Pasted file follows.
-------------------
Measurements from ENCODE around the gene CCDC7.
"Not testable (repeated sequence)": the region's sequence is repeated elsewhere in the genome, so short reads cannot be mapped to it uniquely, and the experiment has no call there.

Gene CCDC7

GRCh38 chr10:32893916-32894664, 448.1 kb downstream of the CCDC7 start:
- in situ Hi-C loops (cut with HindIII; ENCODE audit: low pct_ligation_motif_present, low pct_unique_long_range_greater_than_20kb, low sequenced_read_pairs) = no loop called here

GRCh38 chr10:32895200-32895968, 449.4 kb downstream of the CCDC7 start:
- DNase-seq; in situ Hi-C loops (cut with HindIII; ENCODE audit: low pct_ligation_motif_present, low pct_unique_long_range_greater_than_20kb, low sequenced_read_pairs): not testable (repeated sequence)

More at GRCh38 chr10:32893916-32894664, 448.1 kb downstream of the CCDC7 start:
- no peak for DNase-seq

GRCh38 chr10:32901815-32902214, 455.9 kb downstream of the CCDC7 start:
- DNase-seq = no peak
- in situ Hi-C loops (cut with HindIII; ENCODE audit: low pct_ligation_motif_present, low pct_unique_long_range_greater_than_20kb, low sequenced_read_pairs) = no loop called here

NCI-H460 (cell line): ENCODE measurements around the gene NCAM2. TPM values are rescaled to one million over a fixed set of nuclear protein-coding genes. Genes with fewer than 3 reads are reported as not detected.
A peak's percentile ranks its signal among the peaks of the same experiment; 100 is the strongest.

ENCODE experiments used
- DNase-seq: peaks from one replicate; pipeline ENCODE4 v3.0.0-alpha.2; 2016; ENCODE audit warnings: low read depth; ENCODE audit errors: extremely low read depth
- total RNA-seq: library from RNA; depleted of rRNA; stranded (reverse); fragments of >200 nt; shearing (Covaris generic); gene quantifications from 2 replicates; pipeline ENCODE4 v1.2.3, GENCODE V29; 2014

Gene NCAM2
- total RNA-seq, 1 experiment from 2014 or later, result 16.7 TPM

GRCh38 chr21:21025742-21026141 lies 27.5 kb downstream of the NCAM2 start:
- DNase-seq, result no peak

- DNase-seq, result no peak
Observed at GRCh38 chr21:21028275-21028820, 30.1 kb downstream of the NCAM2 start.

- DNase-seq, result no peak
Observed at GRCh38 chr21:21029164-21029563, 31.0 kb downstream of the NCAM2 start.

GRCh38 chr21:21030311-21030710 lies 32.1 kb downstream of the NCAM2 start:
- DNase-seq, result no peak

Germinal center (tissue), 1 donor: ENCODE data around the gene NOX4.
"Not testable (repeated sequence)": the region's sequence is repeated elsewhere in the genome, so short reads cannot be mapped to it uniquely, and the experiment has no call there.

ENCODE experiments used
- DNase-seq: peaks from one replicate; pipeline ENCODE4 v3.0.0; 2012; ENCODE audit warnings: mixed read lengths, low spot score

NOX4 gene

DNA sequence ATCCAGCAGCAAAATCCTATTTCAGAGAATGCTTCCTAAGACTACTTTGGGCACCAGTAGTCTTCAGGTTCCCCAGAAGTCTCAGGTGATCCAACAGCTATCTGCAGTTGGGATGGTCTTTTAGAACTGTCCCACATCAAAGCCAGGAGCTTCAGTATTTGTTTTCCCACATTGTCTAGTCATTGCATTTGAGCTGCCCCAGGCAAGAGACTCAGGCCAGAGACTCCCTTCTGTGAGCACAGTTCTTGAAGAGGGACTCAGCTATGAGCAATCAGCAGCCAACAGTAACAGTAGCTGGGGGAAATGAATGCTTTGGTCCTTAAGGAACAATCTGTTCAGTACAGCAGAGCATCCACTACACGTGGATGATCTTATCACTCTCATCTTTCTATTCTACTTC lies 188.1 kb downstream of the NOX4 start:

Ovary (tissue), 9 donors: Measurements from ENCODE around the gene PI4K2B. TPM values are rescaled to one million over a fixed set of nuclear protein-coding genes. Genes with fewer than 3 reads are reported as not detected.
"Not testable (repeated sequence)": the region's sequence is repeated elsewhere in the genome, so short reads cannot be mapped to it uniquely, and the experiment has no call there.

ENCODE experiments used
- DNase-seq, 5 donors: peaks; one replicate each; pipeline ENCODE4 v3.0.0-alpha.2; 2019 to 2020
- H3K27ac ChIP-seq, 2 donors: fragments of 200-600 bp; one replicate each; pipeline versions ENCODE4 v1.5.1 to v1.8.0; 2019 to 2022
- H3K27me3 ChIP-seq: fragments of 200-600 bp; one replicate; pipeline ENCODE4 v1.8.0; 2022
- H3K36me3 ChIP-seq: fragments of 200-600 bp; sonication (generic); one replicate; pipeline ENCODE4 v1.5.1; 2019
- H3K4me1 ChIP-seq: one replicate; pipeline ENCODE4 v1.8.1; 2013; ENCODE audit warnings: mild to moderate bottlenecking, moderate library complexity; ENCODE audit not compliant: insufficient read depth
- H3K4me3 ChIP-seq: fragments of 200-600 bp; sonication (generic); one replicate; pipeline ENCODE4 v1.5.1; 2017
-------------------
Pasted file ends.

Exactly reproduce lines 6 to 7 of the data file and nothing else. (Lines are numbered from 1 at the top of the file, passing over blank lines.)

GRCh38 chr10:32895200-32895968, 449.4 kb downstream of the CCDC7 start:
- DNase-seq; in situ Hi-C loops (cut with HindIII; ENCODE audit: low pct_ligation_motif_present, low pct_unique_long_range_greater_than_20kb, low sequenced_read_pairs): not testable (repeated sequence)